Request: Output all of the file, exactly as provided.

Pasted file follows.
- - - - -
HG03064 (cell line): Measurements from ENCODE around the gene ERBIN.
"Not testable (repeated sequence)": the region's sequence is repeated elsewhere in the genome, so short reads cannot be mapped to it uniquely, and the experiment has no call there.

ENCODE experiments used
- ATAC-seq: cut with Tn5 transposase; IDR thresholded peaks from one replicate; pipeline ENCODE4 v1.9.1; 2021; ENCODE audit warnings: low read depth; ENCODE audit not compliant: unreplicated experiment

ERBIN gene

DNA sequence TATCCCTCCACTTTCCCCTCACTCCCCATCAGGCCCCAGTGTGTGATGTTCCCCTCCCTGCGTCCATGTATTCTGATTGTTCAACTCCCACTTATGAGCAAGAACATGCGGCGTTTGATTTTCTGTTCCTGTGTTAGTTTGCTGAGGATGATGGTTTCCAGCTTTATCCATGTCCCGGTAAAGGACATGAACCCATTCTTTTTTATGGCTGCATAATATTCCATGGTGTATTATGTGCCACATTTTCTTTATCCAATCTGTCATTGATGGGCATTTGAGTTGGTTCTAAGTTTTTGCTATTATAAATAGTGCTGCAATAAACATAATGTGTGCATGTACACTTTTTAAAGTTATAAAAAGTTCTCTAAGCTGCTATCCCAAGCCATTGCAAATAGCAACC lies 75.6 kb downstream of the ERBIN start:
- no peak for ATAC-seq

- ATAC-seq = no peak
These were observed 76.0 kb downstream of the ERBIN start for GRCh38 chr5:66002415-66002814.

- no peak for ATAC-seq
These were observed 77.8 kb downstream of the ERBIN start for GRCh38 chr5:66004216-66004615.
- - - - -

HG03064 (cell line): Measurements from ENCODE around the gene ERBIN.
"Not testable (repeated sequence)": the region's sequence is repeated elsewhere in the genome, so short reads cannot be mapped to it uniquely, and the experiment has no call there.

ENCODE experiments used
- ATAC-seq: cut with Tn5 transposase; IDR thresholded peaks from one replicate; pipeline ENCODE4 v1.9.1; 2021; ENCODE audit warnings: low read depth; ENCODE audit not compliant: unreplicated experiment

ERBIN gene

DNA sequence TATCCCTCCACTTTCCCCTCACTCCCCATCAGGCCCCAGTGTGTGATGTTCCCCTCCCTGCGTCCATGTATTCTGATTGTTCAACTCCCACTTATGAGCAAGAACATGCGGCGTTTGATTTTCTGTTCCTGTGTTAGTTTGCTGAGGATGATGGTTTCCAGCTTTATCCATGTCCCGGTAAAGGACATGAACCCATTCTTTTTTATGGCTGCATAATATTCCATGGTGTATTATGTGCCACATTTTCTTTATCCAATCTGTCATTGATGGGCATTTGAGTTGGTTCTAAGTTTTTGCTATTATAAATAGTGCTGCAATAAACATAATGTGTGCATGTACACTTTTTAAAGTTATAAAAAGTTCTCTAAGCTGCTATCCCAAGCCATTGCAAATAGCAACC lies 75.6 kb downstream of the ERBIN start:
- no peak for ATAC-seq

- ATAC-seq = no peak
These were observed 76.0 kb downstream of the ERBIN start for GRCh38 chr5:66002415-66002814.

- no peak for ATAC-seq
These were observed 77.8 kb downstream of the ERBIN start for GRCh38 chr5:66004216-66004615.